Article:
What is App Fog? How do I solve it?
Messaging apps are meant to be simple, but the sheer volume of them can be overwhelming.
You speak to Gran on Facebook because, let’s be honest, that’s the only app she knows how to use. Then we have Lucy over on Instagram. Your friends are split between Signal and Telegram. The family group chat is on WhatsApp, where you can’t get a word in edgeways. Your longtime work friend Jonathan keeps in touch via LinkedIn. All things work related go via email… and so on.
You get the point: Lots of apps, lots of friends, lots of confusion. We’ve coined a phrase for it: App Fog.
Until it’s officially accepted by the Oxford English Dictionary, here’s a definition.
App Fog: ”The confusion that comes when multiple apps are used to send or receive messages. People forget which friends use which app and, consequently, struggle to stay on top of conversations.”
We’ve all experienced it and, sadly, even lost friends over it *queue audience awwww reaction* as a bit of research we commissioned shows.
How Element clears the fog
This whole ‘App Fog’ problem is one of the key reasons we built Element - to introduce interoperability between messaging apps (interoperability being ‘making stuff work together’) in pretty much the same way there’s interoperability between email clients.
It doesn’t matter which email client you use (Gmail, Apple Mail, Outlook, Proton Mail etc), you can talk to everyone else regardless of the email client they use. Phone networks are the same; you might use Vodafone but you can call someone who uses T-Mobile.
So we’ve been working hard to make sure that Element can let you talk to your friends in whatever app they are using. That saves you from the faff and stress of messaging apps that don’t work together - so you can say goodbye to App Fog for good!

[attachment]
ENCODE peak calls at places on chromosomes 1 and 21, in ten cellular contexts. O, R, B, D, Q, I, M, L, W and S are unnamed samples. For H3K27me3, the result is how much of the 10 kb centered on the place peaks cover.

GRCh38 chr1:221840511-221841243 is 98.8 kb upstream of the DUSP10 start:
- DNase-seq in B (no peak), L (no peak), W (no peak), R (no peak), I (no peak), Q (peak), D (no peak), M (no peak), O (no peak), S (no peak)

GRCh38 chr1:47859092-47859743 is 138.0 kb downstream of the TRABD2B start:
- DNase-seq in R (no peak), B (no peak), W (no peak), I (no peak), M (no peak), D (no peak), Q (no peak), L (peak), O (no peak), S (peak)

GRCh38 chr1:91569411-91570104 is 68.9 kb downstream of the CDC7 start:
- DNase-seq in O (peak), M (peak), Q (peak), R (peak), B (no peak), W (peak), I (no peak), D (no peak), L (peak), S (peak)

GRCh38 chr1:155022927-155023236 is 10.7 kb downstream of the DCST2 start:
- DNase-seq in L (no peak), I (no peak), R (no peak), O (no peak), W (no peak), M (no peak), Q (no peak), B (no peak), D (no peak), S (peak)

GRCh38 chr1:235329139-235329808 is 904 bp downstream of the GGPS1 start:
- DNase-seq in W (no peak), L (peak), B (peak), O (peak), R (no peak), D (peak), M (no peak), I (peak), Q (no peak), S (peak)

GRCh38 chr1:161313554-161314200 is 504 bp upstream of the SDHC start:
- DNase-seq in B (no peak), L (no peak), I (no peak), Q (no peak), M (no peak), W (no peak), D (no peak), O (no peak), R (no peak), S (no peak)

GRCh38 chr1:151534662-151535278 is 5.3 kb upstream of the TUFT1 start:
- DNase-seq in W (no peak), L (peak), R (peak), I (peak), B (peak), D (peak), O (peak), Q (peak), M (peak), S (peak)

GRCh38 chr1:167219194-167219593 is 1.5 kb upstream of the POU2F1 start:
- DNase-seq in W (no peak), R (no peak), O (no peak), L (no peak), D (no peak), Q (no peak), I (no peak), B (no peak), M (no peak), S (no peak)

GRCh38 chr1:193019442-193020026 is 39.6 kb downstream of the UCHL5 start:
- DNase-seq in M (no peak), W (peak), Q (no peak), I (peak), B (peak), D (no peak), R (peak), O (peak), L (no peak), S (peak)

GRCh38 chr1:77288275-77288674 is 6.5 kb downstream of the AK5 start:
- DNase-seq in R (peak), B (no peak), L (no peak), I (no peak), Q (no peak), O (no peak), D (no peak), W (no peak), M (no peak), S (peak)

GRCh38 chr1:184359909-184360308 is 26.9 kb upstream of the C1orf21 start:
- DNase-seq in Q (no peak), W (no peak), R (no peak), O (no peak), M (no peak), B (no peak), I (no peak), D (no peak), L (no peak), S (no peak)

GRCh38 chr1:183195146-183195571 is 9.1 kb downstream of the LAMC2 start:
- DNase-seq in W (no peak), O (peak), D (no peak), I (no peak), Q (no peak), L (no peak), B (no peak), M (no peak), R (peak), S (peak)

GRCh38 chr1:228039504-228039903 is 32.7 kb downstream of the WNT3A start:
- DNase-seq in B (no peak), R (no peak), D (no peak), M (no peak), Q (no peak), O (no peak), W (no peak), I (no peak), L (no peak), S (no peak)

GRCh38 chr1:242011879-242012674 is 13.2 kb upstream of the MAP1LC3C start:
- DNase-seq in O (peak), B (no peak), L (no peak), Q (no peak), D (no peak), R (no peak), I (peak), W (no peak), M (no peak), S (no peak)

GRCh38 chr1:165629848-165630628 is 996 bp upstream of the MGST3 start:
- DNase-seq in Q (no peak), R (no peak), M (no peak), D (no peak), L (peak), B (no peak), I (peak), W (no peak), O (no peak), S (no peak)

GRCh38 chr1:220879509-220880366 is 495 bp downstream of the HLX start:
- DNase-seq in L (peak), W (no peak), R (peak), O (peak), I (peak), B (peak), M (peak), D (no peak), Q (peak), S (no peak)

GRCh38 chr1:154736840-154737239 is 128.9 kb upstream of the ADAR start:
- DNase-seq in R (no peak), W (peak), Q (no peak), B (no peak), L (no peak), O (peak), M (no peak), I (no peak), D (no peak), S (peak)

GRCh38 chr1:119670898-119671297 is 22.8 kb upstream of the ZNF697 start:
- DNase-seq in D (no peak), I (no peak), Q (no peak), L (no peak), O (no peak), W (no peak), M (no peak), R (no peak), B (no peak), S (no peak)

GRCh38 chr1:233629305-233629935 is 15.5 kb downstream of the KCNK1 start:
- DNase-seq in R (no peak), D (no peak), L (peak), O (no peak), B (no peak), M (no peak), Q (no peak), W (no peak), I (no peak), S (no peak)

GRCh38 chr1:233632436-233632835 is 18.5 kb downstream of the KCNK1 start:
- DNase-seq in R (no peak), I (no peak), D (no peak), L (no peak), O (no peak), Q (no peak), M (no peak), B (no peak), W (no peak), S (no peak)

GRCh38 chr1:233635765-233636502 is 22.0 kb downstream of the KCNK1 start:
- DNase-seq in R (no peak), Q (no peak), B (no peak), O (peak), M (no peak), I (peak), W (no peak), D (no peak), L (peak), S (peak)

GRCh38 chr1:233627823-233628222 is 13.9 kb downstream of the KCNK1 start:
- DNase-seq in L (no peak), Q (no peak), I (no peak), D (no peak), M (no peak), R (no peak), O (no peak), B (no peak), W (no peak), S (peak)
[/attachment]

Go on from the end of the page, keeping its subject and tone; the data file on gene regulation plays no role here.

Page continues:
How does it work?
The ideal scenario is that all messaging apps use the same open standard so that - just like email - it doesn’t matter who uses what app because they all work together in harmony.
That’s what the Matrix open standard provides - a common way for messaging apps to operate; in the way email uses SMTP and the web uses HTTP.
Element is a messaging app built on top of Matrix. There are more than 100 other Matrix-based messaging apps. All of these automatically work together, making it super easy for anyone using a Matrix-based app. There’s nearly 50M users already active in the Matrix universe!
But the likes of Facebook Messenger, WhatsApp, Signal, Telegram and Discord have a different approach. They prefer to attract and lock-in as many users as possible - either so they can profit from the data they collect on their users, or because it’s just easier to build and manage their own app rather than making sure it can talk to others. These systems are walled gardens - the app owner has control and anyone who wants to participate has to use their app. It’s a bit like the kid who takes the ball home when they’re losing.
Eventually all these messaging apps will adopt the Matrix standard. But until then Element can ‘bridge’ to those systems - enabling Element users to zip across our (Matrix-based) bridges and communicate with whomever they please. So instead of *burning* bridges with your mates who use different messenger apps, we can help you *build* bridges!
The Matrix open standard - and Element - is not growing so fast just because of consumers wanting to solve App Fog.
There are a number of other reasons - ranging from protecting privacy, better security, more innovation and competition. And it’s not just consumer demand: the EU government is trying to change things too, by pushing the Digital Markets Act which is trying to force apps to interoperate.
Soon, those apps that don’t interoperate will be feeling the heat from the DMA and be challenged for their current business model by both the users and the regulator - and rightly so!
If you’d like to learn more about how Element can help you in this battle, you can download the Element app, learn more about Bridges and interoperability or sign up to Element One (bringing your WhatsApp, Signal and Telegram chats into Element).